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Massage for Seniors




Is massage therapy good for seniors?

As we get older, we tend to lose some of our flexibility and we start to think thoughts such as "I just can't reach as high as I used to." Along with less flexibility, our muscles and tendons aren't getting stretched as much as they did when we were younger, so they tend to get even tighter over time.

One of the greatest benefits of massage therapy for seniors is that the manipulation of the soft tissue by a professional massage therapist can help bring more circulation into the muscles and tendons manually. After getting a massage, it's common to notice that you have more ability to stretch than you thought you ever would again.

Can massage therapy help my arthritis?

According to Touch Research Institute at the University of Miami, for people suffering with arthritis, massage therapy can assist in pain management and help increase their range of motion. It's been found that massage also triggers a natural joint lubrication--something very important for arthritis sufferers.

It's unfortunate that, for many people, the only option they are given by their physician for pain management is another pharmaceutical. With the serious side effects that are being made public now, these just aren't the best solution to our health confitions. Thankfully, massage therapy has shown to be an effective and natural solution to the ailments associated with the process of aging.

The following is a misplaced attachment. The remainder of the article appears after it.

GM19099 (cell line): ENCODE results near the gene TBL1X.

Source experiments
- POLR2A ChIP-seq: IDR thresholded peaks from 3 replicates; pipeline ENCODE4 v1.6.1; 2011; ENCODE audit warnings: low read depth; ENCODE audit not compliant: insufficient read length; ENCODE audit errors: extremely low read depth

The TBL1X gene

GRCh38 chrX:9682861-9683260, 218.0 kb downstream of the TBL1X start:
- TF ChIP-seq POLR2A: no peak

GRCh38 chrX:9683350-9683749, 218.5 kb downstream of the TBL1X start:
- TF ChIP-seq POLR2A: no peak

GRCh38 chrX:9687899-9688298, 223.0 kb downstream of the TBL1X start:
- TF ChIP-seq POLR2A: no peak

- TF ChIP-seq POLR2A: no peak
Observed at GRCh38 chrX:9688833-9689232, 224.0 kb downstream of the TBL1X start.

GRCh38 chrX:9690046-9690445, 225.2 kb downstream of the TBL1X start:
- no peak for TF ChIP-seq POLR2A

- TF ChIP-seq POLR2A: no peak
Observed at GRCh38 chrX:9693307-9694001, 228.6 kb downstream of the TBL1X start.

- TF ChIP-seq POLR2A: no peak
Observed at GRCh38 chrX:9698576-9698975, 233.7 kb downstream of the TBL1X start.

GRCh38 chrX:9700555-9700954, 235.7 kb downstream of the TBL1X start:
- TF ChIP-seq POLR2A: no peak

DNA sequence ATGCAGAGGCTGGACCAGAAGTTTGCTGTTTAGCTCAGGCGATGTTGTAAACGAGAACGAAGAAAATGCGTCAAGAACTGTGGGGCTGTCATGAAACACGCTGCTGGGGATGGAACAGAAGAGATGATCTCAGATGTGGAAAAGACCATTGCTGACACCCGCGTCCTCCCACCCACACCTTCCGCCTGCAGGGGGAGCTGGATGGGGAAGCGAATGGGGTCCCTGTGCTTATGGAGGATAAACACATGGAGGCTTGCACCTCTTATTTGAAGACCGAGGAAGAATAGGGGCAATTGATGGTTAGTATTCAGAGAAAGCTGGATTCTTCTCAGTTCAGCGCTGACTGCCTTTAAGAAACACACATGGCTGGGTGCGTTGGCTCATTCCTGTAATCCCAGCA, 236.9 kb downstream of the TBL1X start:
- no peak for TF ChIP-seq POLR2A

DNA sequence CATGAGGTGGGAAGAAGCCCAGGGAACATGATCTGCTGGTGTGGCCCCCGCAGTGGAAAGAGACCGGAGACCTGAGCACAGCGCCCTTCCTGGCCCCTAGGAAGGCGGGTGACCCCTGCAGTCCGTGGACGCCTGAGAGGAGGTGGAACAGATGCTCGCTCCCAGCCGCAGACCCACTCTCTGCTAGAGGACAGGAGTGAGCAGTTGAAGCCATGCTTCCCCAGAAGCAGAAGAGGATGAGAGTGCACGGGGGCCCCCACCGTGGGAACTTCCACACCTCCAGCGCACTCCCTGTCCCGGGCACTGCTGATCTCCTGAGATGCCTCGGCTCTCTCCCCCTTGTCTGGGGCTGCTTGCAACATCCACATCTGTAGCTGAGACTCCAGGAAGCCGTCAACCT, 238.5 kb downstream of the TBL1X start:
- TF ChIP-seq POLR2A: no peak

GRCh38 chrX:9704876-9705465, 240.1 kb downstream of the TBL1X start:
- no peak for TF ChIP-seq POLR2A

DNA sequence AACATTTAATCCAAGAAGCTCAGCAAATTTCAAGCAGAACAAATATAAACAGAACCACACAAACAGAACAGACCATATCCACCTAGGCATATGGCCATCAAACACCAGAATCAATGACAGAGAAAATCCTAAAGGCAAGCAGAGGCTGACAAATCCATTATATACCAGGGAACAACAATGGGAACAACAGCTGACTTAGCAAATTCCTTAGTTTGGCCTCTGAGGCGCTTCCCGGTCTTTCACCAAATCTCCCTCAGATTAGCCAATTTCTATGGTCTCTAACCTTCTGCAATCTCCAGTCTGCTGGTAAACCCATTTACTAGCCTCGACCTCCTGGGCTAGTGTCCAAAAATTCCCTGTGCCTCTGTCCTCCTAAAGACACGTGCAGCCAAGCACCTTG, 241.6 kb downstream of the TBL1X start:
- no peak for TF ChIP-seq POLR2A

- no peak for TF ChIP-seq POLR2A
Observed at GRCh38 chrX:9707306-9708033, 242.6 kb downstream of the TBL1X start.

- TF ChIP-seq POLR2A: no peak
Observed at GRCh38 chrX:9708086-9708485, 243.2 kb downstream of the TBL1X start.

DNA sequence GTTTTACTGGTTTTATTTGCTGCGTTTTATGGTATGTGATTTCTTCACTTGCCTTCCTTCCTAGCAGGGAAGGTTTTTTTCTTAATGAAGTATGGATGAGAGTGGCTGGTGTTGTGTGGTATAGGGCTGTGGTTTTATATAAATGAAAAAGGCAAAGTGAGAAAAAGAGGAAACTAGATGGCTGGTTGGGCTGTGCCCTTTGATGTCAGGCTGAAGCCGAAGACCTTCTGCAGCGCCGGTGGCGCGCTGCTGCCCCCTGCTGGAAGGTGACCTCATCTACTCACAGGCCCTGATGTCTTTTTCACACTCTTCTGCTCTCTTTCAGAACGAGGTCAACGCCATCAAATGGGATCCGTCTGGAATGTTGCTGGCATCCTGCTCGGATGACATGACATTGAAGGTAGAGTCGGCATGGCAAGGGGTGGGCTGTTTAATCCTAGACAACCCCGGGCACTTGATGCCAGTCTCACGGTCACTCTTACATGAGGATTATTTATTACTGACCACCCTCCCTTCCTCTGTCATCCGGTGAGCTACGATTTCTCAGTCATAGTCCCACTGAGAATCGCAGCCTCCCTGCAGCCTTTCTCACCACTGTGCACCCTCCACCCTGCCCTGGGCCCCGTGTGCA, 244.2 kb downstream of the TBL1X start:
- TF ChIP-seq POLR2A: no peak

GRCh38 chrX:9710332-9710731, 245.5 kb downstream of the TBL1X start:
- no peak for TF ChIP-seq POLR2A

Will massage help me to sleep better?

Massage therapy has been shown to help increase strength, muscle coordination, and posture by reducing muscle tension. And with less muscle tension, massage can assist seniors in getting a higher quality of sleep. It's that better night's sleep that gives us more energy during the daytime, resulting in a more rewarding quality of life.

Do I need my physician's approval to get a massage?

Since there are many medications and health conditions that may make it unadvisable to get a massage, it's best to discuss your intention to get a massage with your physician first. He or she will give you approval based on the medications you're taking and the health conditions you have. I rarely hear of a physician not approving massage therapy because most physicians understand how beneficial it can be without the serious side effects of other treatment options.

How often should I get a massage?

For most people who have massage therapy as part of their health care program, one massage each month is usually sufficient to maintain the benefits. However, sometimes a second massage during a month is necessary to keep everything under control. The monthly maintenance massage is a great self-care habit to get into! 

.What should I do after the massage?

After your massage, it's important that you drink extra water to help flush out any toxins that were "stirred up" during your massage. Some people find that an Epsom Salt bath is helpful for that, too. And if you had any deeper work done for a tight muscle, you may have some soreness there, so have an ice pack handy--fifteen or twenty minutes on any area that's sore usually helps with that soreness.

Howard Northrup, LMT
(321) 258-1201
MA# 35627